Monday, July 26, 2010
As we all implement Meaningful Use stages 1, 2, and 3 from 2011-2015, we will increasingly share data among payers, providers and patients. Protecting privacy is foundational and we should only exchange data per patient preference. How will we achieve that in Massachusetts?
In the first stage of meaningful use, there are limited data exchanges - ePrescribing, a demonstration of pushing data from provider to provider, and public/population health exchanges for lab, immunizations, and syndromic surveillance.
These can be achieved using the consent mechanisms we have in place today i.e.
A clinician asks a patient (or the patient signs a paper-based general consent in the office or hospital) if the clinician can retrieve their national medication history from Surescripts during the course of e-prescribing.
A clinician asks a patient if the clinician can push a summary of their care to another clinician such as a primary caregiver/specialist or hospital/primary caregiver data exchange.
Aggregating de-identified data for public health purposes is permitted by HIPAA and ARRA without consent. Since no patient identifiers are involved there is a reduced risk for privacy breaches.
In our community EHR rollout of eClinicalWorks via our private cloud (a physically secure, environmentally controlled, generator supported co-location facility that is professionally operated and provides all the inbound interfaces needed for meaningful use), we've designed our infrastructure to support consent for Stage 1 exchanges.
1. Every practice has its own virtual server, separate eCW software, and isolated database instance. The data is owned and controlled by the practice
2. De-identified data is used for pay for performance and quality reporting, but BIDMC/BIDPO has no access to your EHR or billing system
3. Data can flow from provider to provider with NEHEN or the eCW push product (P2P), but that is at the provider's discretion after consent of the patient is obtained.
Although Stage 2 of Meaningful Use is still in the design stages, it is likely that increased provider to provider data sharing will be included. There will need to be a consent mechanism for providers to pull patient data from multiple data sources as needed for care. Push is great for some workflows, but pull is needed for emergency rooms to obtain critical treatment data in a timely fashion to ensure safe, quality care.
A push architecture supports provider initiated consent - the clinician can ask the patient before pushing data. Pull requires a different approach. The patient's data sharing preferences must be stored somewhere so that when data is pulled, only those data elements consistent with patient privacy preferences for that type of clinical encounter are shared.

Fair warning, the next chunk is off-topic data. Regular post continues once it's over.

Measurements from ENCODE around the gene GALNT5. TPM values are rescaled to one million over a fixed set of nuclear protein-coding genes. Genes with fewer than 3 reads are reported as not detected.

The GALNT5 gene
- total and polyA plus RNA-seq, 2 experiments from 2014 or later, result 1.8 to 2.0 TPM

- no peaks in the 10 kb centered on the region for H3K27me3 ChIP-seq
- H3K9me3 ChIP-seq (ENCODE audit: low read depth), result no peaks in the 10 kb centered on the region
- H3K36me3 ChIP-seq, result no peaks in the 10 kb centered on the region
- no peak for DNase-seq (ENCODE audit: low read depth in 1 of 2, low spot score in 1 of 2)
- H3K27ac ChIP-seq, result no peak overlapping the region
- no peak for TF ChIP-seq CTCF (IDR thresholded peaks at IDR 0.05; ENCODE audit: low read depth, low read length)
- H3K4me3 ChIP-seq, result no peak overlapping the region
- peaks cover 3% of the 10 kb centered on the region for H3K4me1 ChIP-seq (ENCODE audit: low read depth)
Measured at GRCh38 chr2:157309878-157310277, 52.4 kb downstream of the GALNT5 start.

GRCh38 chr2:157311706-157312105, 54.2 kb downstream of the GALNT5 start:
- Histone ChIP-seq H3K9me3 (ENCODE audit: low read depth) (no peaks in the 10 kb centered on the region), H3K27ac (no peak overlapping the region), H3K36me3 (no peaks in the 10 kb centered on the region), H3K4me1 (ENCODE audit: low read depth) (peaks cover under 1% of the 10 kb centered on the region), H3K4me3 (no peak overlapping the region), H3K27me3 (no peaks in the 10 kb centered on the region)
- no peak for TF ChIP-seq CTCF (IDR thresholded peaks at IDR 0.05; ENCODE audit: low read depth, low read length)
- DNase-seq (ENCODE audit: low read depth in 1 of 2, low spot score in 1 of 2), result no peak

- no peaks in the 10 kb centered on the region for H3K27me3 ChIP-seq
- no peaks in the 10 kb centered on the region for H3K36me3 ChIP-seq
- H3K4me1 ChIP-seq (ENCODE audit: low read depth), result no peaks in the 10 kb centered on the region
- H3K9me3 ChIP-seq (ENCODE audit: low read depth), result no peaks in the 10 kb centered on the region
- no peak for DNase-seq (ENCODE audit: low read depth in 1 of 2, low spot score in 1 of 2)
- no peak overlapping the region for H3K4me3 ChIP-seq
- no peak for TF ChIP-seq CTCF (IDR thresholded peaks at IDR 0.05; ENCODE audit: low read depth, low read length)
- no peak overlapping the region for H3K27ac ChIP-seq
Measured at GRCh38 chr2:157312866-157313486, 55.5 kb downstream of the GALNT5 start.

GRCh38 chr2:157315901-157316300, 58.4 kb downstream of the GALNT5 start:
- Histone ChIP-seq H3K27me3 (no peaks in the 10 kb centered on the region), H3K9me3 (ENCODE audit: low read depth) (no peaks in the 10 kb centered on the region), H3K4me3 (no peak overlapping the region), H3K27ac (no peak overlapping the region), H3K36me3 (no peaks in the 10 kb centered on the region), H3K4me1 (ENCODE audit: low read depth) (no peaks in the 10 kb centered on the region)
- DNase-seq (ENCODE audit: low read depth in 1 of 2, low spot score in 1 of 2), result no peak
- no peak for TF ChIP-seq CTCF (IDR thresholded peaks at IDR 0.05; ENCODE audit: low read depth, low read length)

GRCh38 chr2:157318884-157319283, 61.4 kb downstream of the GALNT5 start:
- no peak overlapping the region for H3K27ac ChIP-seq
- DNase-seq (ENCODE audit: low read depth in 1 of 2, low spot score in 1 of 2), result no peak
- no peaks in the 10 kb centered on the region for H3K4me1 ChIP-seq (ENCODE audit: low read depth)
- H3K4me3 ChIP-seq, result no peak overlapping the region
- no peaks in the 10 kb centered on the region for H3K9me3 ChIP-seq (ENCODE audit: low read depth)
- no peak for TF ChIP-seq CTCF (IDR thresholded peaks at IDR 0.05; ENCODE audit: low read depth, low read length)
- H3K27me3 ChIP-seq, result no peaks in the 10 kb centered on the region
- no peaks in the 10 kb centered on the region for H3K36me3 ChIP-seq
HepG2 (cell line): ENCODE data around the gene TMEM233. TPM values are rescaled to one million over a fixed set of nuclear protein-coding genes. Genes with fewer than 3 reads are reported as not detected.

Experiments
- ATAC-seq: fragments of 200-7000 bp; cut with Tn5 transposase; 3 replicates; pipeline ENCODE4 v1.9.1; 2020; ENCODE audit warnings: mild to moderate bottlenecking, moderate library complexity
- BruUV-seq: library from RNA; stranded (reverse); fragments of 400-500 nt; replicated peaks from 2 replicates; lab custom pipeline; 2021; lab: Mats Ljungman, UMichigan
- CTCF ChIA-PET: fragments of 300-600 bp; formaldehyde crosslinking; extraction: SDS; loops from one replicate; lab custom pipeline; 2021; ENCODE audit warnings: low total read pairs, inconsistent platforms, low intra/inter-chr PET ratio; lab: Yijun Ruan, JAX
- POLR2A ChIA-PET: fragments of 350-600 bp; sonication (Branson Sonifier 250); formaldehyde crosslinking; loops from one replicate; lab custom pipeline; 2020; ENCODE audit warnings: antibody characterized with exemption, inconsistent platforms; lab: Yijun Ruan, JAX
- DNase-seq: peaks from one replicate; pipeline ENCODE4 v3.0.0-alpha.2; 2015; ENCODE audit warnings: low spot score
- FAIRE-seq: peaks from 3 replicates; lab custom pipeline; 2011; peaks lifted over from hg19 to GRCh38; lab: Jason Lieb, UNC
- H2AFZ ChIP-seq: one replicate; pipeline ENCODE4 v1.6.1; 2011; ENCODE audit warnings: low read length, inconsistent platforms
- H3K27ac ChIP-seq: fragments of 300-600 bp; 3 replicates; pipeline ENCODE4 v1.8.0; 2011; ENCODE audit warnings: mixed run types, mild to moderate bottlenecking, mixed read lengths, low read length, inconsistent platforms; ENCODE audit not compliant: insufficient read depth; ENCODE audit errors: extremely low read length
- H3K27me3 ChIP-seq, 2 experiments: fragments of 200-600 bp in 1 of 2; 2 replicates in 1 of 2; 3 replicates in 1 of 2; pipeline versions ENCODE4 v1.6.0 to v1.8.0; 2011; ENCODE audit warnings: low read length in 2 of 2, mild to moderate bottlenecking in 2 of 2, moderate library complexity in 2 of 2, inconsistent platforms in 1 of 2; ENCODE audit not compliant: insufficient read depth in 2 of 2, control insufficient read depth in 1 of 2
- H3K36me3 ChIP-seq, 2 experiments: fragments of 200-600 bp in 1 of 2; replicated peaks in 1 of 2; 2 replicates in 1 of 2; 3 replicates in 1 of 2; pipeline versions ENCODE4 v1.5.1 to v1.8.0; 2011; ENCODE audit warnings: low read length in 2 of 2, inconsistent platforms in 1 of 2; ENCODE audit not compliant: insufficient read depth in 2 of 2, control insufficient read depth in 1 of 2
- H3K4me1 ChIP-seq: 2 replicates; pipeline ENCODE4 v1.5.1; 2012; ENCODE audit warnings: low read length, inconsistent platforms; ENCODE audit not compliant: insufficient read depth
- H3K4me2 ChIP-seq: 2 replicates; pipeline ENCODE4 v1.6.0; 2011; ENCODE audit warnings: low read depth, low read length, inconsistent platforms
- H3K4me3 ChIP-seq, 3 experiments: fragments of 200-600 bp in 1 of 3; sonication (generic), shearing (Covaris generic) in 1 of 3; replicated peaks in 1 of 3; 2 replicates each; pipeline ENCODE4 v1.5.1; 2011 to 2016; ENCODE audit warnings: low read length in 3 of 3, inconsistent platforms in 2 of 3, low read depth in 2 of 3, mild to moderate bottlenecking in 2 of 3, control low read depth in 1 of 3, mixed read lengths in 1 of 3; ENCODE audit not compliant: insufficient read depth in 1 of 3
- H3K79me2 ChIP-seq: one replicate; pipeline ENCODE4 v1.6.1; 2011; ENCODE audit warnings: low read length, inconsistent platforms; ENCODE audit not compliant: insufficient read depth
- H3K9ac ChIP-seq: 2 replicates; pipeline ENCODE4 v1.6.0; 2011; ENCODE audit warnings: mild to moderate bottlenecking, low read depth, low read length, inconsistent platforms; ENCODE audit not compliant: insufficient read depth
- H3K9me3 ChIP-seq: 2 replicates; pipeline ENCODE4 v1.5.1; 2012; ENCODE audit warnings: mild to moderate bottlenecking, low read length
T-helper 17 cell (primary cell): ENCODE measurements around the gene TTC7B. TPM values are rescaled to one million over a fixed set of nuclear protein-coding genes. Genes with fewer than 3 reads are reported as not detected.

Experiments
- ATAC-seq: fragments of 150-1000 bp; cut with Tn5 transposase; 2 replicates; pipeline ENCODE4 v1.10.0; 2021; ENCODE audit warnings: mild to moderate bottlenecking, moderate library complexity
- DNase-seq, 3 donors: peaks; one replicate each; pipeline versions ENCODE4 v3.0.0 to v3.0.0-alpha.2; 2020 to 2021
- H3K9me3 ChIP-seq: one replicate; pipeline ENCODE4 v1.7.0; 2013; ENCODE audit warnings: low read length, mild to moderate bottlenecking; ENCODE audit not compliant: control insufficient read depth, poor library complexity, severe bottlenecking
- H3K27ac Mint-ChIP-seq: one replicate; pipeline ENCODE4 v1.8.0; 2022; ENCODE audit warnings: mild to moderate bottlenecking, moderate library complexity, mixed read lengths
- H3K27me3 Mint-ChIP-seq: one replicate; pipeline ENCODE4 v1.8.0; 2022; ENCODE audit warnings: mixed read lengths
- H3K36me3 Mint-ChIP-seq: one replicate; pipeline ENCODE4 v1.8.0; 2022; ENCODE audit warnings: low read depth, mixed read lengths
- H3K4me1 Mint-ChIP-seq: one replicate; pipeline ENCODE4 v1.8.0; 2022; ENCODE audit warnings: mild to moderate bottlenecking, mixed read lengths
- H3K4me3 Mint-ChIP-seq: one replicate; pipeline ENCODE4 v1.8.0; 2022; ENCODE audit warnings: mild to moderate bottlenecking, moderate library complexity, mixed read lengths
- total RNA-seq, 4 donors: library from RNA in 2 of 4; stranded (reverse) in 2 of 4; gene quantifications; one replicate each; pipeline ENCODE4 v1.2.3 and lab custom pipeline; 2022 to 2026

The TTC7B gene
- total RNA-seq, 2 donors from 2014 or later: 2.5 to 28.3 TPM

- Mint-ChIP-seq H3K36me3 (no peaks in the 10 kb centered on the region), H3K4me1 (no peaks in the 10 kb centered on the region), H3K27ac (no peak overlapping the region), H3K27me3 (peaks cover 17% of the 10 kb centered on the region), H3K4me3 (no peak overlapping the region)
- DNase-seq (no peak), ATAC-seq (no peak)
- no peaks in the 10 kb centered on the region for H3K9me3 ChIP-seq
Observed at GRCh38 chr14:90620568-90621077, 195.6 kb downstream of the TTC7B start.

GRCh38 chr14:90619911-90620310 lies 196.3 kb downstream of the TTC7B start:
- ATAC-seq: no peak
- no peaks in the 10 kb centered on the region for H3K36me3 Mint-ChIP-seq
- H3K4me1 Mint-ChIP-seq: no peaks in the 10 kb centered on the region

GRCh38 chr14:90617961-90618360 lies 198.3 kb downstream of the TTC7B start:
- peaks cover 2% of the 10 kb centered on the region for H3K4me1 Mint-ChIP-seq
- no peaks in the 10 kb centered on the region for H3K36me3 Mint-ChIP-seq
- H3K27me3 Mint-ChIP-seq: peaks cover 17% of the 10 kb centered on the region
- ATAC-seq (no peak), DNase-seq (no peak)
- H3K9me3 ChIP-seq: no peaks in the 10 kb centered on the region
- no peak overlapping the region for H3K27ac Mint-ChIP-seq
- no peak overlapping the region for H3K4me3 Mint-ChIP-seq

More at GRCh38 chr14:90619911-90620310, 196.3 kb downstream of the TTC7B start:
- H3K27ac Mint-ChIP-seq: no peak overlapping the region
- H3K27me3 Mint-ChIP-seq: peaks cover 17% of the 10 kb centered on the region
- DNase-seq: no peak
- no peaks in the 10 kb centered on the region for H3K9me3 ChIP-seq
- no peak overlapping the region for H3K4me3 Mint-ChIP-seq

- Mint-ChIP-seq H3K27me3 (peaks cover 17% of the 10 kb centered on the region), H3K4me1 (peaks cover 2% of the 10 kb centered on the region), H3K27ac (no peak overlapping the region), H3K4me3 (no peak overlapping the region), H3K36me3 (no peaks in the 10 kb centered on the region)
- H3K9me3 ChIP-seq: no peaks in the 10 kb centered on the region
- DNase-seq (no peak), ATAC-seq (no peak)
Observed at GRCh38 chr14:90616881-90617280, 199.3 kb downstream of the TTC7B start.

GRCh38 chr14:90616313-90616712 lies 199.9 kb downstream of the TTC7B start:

In Stage 2, I expect that such consent will be federated, stored in various EHRs and community exchanges. At the moment there is no plan for a national health identifier or patient controlled national consent infrastructure.
In Massachusetts, we have legislation (Chapter 305) and a community standard which requires an opt-in consent for data sharing between healthcare organizations.
Some EHR vendors have created consent functionality within their produces to support the recording of consent for information exchange. Some community HIEs have created city-wide databases to record consent preferences.
In our community EHR rollout of eClinicalWorks, we've designed our infrastructure to support consent for Stage 2 exchanges.
We use the EHX product from eClinicalWorks which includes an opt in consent database, a clinical summary data store, and means for clinicians to pull data across practices if a patient opts in to support it.
This works great for the 1700 clinicians in BIDPO, but does not support pull transactions across competing organizations.
For that, we need to look to stage 3.
I believe that Stage 3 which include several community, state, and national data exchanges to support care coordination and population health. It will require master patient indices (given that a national identifier is unlikely). It will require a centralized patient controlled consent framework.
To ensure we are ready for patient controlled, centrally managed consent, the state of Massachusetts HIE ad hoc workgroup recommended that we begin work building a central consent management framework now using our ONC HIE funds.
Thus, we'll use provider initiated consent and patient opt in via EHRs and community exchanges for stage 1 and 2, but we hope to have a patient controlled state wide consent infrastructure ready for Stage 3.
Opt in consent that is patient controlled is the right approach and we need to build the infrastructure to support it. In the meantime we'll protect patient privacy preferences using the best technology available.
On Wednesday, I'll write about the July HIT Standards Committee meeting at which we'll discuss the latest ONC Privacy and Security Tiger Team work. Hopefully, our local, state and Federal policy and technology will converge to support the patient centric consent that ensures we support everyone's preferences for data exchange.
Posted by John Halamka at 3:00 AM